5.0 out of 5 stars Finally, a decent critique of Internet as ideology March 8, 2013
By Peter Socolow
Snarky? Check. Contrarian? Check. Demanding? Check. That’s enough checks for me: most books don’t go that far. So, to be blunt: whatever its flaws, this book deserves to be widely read and argued about. Is it perfect? Hell no. Morozov doesn’t know when to stop and he is occasionally too full of himself to be enjoyable; at times, this book reads like “Imagine That: Some People Are Wrong on the Internet About the Internet.” (Morozov, of course, would say that this last sentence is pure nonsense, for “the Internet” doesn’t exist. Okay, Professor!) He’s lucky his relatives are no Internet theorists – or he would destroy them as well (that’s a Pavlik Morozov joke right there!)
The book somehow manages to stay extremely funny (Morozov has a great eye for the ridiculous and the surreal; his epigrams are hilarious – especially the Franny Armstrong quote comparing soccer and the Internet) and also very serious (too serious at times; there’s way too much theory in it – it could easily lose some Dewey and Giddens, not to mention of that other enfant terrible, Bruno Latour).
There’s a certain schizophrenic flavor to this text: after all, here’s an Internet pundit writing a biting manifesto against Internet punditry. Morozov’s critique is both of substance that underpins much Internet thinking – it overlooks deeply political and moral questions and only focuses on efficiency and innovation – and of its style – it presents the Internet as a coherent and revolutionary force, a theoretical move that we have taken for granted for far too long.
There is also a very weird structure to the book: a short first chapter on “solutionism” (which looks as if it were inserted at the last minute), followed by a very long treatise on “Internet centrism,” with a chapter dedicated to various mainifestations of both in action. What this book doesn’t have is the typical Gladwellian “Let me tell you a story about a counterintuitive thing that happened to this interesting man/company/academic…” that has come to define the genre of Internet punditry (look no further than Clay Shirky for a perfect example of such narration; luckily, Shirky is one figure who gets the worst drubbing in this book).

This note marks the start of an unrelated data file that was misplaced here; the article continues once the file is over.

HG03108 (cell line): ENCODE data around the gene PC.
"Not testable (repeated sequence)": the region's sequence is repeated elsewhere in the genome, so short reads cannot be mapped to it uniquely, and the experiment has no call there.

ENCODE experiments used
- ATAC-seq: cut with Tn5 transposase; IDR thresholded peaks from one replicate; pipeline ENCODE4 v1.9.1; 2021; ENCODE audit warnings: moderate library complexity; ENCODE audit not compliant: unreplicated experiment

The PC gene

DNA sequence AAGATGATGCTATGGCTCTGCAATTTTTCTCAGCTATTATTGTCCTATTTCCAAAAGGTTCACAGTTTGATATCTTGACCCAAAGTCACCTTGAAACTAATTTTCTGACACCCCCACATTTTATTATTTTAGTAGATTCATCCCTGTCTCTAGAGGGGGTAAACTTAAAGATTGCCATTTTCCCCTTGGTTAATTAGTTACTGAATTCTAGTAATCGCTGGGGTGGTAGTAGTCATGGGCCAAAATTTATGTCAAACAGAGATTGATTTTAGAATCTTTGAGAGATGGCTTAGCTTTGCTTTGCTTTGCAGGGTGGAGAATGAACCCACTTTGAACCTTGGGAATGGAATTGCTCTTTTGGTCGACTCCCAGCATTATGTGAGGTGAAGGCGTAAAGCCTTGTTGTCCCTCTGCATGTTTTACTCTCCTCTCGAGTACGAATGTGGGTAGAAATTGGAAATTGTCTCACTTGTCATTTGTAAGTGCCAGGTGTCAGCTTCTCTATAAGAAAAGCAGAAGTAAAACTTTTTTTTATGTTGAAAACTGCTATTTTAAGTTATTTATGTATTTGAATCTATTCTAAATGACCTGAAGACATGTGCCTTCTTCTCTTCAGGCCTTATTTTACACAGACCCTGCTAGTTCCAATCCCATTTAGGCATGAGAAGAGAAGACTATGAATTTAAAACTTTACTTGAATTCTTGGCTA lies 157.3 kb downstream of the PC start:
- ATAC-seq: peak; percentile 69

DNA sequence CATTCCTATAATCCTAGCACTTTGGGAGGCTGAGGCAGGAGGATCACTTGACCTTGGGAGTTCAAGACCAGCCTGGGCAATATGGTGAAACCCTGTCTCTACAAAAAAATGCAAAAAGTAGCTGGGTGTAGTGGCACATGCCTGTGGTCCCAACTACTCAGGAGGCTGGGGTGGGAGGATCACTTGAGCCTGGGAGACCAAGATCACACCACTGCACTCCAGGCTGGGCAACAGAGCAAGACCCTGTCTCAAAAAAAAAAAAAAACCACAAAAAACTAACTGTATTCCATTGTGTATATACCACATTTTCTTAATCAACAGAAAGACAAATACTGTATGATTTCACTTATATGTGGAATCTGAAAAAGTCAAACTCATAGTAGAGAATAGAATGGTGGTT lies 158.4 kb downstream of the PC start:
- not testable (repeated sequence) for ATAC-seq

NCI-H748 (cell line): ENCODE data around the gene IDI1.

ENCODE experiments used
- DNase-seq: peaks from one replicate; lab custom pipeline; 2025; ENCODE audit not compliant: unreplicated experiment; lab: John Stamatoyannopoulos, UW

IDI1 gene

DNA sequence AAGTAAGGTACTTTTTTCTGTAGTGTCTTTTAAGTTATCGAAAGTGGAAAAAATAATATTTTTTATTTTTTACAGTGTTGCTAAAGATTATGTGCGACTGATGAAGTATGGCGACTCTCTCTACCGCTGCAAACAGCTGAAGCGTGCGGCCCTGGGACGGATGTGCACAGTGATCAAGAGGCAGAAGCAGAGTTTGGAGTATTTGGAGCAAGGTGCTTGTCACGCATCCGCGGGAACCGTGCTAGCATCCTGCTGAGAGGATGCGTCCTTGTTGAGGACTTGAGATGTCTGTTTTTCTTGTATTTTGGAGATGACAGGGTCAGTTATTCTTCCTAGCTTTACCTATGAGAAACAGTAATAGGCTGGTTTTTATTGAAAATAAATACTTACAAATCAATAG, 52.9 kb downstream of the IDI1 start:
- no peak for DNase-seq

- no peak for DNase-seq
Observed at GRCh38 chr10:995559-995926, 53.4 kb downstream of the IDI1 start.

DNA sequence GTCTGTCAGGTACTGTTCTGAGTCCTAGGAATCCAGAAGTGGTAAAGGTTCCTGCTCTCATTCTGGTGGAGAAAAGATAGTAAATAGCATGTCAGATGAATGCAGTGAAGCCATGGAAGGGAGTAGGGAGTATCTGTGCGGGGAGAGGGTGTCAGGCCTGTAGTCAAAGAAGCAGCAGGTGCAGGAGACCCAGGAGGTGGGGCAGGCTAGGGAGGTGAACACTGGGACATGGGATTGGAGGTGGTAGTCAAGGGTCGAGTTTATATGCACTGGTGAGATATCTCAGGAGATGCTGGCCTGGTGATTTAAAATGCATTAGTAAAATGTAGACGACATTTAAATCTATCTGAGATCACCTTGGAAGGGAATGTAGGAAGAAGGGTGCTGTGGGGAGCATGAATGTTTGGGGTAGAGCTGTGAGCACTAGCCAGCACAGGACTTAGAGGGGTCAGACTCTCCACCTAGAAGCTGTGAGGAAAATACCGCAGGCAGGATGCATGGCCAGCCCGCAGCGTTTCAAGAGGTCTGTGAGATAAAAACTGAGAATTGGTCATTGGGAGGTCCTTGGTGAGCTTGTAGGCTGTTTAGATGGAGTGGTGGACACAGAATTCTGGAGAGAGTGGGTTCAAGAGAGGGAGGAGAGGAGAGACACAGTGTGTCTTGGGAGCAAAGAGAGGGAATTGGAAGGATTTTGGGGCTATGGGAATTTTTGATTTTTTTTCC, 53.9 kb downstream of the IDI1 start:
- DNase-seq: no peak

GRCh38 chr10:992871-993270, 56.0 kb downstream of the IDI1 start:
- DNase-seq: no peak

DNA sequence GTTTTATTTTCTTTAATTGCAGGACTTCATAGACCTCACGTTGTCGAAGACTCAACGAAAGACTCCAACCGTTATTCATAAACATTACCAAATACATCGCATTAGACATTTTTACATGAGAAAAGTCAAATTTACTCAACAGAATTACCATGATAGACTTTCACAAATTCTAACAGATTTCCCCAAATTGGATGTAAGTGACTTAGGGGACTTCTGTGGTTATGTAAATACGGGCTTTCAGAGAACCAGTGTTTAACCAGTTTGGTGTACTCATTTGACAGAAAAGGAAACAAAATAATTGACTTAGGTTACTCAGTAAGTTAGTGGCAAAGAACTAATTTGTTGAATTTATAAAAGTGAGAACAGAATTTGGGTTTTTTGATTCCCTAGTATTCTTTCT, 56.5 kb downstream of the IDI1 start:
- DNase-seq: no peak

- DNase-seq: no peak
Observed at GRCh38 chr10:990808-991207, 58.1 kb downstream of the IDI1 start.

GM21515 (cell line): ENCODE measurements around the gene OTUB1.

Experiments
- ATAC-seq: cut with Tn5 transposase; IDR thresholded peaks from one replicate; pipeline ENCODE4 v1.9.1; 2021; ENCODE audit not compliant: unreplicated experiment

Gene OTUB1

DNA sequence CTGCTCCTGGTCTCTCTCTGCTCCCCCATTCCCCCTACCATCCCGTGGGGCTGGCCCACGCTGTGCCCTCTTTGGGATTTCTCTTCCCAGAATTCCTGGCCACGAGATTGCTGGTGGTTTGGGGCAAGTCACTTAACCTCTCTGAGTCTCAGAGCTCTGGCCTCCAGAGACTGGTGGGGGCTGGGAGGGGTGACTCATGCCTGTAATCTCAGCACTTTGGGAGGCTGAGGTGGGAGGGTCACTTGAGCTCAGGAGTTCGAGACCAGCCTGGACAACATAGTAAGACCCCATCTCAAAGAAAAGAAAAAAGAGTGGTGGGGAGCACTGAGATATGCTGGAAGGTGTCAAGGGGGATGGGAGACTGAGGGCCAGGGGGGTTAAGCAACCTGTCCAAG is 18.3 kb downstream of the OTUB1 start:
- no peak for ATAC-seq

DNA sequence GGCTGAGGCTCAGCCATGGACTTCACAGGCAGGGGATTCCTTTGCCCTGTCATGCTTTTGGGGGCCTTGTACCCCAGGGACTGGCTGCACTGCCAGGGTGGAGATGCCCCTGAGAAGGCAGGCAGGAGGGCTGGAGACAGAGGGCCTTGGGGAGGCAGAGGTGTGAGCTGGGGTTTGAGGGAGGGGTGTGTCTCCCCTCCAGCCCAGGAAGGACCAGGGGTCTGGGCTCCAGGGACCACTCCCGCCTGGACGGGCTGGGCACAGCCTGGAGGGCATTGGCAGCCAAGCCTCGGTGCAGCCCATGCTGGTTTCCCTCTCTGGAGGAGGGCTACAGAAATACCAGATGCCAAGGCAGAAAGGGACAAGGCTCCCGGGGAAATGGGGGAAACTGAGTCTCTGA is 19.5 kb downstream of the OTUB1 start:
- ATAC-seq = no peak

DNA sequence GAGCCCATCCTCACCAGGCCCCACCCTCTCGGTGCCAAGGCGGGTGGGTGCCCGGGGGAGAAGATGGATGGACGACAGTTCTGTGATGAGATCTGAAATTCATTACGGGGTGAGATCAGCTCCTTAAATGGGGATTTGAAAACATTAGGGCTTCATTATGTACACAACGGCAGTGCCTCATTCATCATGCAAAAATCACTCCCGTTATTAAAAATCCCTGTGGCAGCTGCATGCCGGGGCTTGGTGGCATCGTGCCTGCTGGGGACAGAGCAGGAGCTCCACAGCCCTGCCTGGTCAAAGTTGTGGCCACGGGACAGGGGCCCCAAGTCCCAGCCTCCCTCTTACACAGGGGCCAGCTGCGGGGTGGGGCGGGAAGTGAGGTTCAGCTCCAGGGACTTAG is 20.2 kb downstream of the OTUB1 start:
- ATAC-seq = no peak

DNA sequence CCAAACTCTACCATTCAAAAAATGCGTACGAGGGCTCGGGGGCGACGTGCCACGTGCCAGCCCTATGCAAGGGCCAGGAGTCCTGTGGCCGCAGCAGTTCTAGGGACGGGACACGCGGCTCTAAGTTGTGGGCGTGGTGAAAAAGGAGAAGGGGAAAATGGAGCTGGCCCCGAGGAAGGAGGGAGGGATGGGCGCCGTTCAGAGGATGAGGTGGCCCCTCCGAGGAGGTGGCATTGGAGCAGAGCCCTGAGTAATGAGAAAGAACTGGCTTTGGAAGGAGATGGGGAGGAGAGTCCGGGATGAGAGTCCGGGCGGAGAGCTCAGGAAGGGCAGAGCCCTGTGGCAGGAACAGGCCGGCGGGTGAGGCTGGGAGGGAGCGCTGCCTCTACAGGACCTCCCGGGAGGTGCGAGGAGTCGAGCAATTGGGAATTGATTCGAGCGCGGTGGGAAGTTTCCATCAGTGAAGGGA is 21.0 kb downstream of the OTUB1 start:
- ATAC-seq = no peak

This is not to say that Morozov shies away from anecdotes and examples – they are plenty – but the bulk of the book is dedicated to what can only be called “ideology critique,” with lots of quotations and close readings of Internet thinkers. That someone can pull it off in a trade book is an interesting development all by itself.
Does Morozov repeat himself? Yes. Can the book be shorter? Easily. Is it way too angry? Perhaps. But none of this spoils the final product: it is highly idiosyncratic but it is also the best analysis of all the pitfalls that have stalled our thinking about the “digital.”
To sum up: Morozov is like Zizek, minus all the ticks and wrinkled t-shirts. Perhaps, it does take a very cynical Eastern European to point out just how facile, cheap and ridiculous most of our “thinking” is.